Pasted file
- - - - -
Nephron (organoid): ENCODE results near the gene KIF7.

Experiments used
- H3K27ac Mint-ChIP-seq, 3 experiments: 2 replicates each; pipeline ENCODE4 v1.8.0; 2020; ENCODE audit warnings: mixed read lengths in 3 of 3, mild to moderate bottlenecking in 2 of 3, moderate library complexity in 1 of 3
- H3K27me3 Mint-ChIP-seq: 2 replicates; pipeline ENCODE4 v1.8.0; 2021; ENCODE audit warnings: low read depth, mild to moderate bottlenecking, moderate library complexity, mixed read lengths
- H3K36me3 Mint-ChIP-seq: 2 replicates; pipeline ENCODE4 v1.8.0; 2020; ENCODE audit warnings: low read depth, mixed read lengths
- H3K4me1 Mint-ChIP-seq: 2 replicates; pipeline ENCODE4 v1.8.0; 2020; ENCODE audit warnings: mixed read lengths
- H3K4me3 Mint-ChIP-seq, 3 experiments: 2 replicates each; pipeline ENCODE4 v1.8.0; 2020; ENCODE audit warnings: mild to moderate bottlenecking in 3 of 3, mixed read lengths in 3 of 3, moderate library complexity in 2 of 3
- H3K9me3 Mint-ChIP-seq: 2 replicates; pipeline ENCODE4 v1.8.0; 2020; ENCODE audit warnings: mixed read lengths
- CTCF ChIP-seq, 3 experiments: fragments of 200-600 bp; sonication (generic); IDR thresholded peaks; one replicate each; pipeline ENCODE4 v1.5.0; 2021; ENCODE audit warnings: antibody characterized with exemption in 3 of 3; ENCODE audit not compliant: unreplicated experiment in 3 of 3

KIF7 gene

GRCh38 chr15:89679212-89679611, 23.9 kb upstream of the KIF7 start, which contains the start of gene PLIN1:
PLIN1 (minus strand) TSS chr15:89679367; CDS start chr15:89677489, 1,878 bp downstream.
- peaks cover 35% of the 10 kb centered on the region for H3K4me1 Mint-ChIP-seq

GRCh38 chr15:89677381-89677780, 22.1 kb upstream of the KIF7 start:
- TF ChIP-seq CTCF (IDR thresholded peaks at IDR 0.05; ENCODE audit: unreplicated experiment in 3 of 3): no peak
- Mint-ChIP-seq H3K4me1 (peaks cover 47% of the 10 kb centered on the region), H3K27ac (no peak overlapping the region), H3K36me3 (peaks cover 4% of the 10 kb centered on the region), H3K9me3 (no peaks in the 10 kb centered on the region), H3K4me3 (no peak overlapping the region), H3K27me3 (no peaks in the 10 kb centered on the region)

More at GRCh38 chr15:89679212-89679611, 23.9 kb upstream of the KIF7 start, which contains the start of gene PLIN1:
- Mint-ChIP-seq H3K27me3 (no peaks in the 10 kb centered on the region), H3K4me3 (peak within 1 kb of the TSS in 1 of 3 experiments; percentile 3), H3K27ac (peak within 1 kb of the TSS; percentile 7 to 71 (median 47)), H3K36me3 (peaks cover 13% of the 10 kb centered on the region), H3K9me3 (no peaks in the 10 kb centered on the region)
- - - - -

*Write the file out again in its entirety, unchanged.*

Nephron (organoid): ENCODE results near the gene KIF7.

Experiments used
- H3K27ac Mint-ChIP-seq, 3 experiments: 2 replicates each; pipeline ENCODE4 v1.8.0; 2020; ENCODE audit warnings: mixed read lengths in 3 of 3, mild to moderate bottlenecking in 2 of 3, moderate library complexity in 1 of 3
- H3K27me3 Mint-ChIP-seq: 2 replicates; pipeline ENCODE4 v1.8.0; 2021; ENCODE audit warnings: low read depth, mild to moderate bottlenecking, moderate library complexity, mixed read lengths
- H3K36me3 Mint-ChIP-seq: 2 replicates; pipeline ENCODE4 v1.8.0; 2020; ENCODE audit warnings: low read depth, mixed read lengths
- H3K4me1 Mint-ChIP-seq: 2 replicates; pipeline ENCODE4 v1.8.0; 2020; ENCODE audit warnings: mixed read lengths
- H3K4me3 Mint-ChIP-seq, 3 experiments: 2 replicates each; pipeline ENCODE4 v1.8.0; 2020; ENCODE audit warnings: mild to moderate bottlenecking in 3 of 3, mixed read lengths in 3 of 3, moderate library complexity in 2 of 3
- H3K9me3 Mint-ChIP-seq: 2 replicates; pipeline ENCODE4 v1.8.0; 2020; ENCODE audit warnings: mixed read lengths
- CTCF ChIP-seq, 3 experiments: fragments of 200-600 bp; sonication (generic); IDR thresholded peaks; one replicate each; pipeline ENCODE4 v1.5.0; 2021; ENCODE audit warnings: antibody characterized with exemption in 3 of 3; ENCODE audit not compliant: unreplicated experiment in 3 of 3

KIF7 gene

GRCh38 chr15:89679212-89679611, 23.9 kb upstream of the KIF7 start, which contains the start of gene PLIN1:
PLIN1 (minus strand) TSS chr15:89679367; CDS start chr15:89677489, 1,878 bp downstream.
- peaks cover 35% of the 10 kb centered on the region for H3K4me1 Mint-ChIP-seq

GRCh38 chr15:89677381-89677780, 22.1 kb upstream of the KIF7 start:
- TF ChIP-seq CTCF (IDR thresholded peaks at IDR 0.05; ENCODE audit: unreplicated experiment in 3 of 3): no peak
- Mint-ChIP-seq H3K4me1 (peaks cover 47% of the 10 kb centered on the region), H3K27ac (no peak overlapping the region), H3K36me3 (peaks cover 4% of the 10 kb centered on the region), H3K9me3 (no peaks in the 10 kb centered on the region), H3K4me3 (no peak overlapping the region), H3K27me3 (no peaks in the 10 kb centered on the region)

More at GRCh38 chr15:89679212-89679611, 23.9 kb upstream of the KIF7 start, which contains the start of gene PLIN1:
- Mint-ChIP-seq H3K27me3 (no peaks in the 10 kb centered on the region), H3K4me3 (peak within 1 kb of the TSS in 1 of 3 experiments; percentile 3), H3K27ac (peak within 1 kb of the TSS; percentile 7 to 71 (median 47)), H3K36me3 (peaks cover 13% of the 10 kb centered on the region), H3K9me3 (no peaks in the 10 kb centered on the region)